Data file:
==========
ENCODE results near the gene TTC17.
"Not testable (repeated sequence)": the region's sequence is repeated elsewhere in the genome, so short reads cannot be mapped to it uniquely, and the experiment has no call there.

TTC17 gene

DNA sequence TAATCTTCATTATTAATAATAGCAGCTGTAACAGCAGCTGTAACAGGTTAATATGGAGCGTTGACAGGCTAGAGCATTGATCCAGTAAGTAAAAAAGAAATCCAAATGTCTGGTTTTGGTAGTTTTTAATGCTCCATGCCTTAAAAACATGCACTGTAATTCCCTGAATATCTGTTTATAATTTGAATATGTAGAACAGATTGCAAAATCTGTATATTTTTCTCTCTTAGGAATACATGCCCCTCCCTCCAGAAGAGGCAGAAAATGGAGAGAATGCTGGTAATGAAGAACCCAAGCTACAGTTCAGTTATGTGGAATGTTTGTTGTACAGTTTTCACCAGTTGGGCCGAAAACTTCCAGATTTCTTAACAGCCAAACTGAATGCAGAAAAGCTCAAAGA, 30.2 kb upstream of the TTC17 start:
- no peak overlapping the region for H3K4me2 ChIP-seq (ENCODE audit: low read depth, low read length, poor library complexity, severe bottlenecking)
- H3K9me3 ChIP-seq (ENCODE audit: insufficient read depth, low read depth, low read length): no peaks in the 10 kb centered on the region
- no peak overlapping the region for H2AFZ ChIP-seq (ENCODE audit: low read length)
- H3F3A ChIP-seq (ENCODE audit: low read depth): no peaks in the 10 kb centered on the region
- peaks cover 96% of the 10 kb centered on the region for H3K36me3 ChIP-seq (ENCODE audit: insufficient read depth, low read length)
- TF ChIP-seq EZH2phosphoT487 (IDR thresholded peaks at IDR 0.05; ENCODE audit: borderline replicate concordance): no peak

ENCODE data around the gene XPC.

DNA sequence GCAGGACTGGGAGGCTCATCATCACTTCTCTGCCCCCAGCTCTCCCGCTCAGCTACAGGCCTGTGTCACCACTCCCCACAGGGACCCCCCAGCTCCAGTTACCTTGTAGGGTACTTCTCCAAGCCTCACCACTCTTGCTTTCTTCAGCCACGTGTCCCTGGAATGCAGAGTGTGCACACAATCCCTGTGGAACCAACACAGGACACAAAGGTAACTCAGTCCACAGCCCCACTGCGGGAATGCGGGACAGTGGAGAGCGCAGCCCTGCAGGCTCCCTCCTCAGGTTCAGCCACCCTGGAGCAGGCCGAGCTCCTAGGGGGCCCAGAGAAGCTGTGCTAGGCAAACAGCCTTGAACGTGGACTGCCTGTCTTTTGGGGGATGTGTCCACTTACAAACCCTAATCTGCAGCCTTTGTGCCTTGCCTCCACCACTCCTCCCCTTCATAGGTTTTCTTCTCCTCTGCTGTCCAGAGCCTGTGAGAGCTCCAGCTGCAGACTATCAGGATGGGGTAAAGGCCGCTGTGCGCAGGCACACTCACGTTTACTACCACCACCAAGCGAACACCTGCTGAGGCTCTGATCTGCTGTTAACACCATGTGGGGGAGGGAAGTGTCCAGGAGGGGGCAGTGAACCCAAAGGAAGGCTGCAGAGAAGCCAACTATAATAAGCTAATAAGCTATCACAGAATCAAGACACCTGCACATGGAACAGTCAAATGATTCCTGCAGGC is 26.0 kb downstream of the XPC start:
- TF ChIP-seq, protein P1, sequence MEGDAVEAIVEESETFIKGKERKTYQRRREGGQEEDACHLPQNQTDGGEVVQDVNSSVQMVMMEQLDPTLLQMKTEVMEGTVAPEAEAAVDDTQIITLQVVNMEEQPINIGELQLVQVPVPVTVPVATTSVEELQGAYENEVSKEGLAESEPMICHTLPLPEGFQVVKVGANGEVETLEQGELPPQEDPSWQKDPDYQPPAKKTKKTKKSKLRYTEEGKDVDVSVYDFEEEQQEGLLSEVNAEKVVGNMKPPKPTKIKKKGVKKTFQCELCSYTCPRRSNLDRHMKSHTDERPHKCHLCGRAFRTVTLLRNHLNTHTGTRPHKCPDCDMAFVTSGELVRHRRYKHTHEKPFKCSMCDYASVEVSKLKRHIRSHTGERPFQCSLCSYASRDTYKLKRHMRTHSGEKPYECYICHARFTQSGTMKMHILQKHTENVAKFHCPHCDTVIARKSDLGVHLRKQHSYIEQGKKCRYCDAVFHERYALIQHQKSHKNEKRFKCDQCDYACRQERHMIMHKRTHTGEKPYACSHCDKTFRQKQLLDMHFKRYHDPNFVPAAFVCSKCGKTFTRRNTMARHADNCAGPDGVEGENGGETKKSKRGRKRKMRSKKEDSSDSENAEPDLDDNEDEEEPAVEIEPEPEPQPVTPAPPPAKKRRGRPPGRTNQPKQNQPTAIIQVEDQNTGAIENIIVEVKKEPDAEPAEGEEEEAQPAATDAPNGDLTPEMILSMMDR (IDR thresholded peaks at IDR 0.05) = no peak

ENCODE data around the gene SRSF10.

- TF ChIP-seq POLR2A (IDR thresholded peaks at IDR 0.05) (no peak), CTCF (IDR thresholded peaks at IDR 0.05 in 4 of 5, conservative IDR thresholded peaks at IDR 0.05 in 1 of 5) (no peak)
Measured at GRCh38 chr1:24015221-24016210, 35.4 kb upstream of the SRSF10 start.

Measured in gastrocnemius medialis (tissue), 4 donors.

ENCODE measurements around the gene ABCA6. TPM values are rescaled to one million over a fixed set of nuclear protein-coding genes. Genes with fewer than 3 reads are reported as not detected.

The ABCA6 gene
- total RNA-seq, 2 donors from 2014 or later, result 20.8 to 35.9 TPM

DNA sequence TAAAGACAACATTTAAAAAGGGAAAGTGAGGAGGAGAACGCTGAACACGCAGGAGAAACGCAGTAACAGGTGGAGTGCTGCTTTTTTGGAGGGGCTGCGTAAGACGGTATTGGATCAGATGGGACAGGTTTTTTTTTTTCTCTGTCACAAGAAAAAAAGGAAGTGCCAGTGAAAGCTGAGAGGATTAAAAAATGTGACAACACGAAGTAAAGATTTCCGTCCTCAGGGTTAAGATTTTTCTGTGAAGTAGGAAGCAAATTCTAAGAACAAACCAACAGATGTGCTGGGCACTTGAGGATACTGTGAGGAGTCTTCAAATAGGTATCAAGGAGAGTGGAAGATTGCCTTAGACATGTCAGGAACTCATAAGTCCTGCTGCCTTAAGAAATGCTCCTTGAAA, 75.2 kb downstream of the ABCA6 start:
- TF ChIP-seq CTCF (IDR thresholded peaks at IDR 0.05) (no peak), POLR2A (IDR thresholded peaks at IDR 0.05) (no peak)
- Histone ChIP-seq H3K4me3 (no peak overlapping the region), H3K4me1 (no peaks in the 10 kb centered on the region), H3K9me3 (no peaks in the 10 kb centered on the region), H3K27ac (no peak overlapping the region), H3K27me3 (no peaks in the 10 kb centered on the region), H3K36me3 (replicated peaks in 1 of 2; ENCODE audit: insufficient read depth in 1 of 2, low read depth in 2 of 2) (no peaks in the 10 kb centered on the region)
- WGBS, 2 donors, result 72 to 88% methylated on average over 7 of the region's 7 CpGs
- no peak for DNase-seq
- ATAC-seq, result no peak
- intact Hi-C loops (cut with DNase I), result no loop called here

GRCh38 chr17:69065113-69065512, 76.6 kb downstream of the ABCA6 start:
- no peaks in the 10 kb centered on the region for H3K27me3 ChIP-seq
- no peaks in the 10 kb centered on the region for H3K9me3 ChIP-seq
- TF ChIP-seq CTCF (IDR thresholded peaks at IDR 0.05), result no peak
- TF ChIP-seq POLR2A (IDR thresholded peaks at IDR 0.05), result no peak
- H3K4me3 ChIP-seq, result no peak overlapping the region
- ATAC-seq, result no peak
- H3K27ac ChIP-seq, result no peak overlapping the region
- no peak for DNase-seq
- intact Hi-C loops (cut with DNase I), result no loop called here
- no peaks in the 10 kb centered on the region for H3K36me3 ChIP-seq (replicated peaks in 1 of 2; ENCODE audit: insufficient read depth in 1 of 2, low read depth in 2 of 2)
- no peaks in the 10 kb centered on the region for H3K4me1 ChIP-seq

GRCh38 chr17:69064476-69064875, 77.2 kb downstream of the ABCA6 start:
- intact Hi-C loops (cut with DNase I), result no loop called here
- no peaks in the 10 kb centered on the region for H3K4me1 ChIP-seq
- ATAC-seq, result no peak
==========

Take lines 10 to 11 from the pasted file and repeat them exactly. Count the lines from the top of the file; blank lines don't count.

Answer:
- TF ChIP-seq EZH2phosphoT487 (IDR thresholded peaks at IDR 0.05; ENCODE audit: borderline replicate concordance): no peak

ENCODE data around the gene XPC.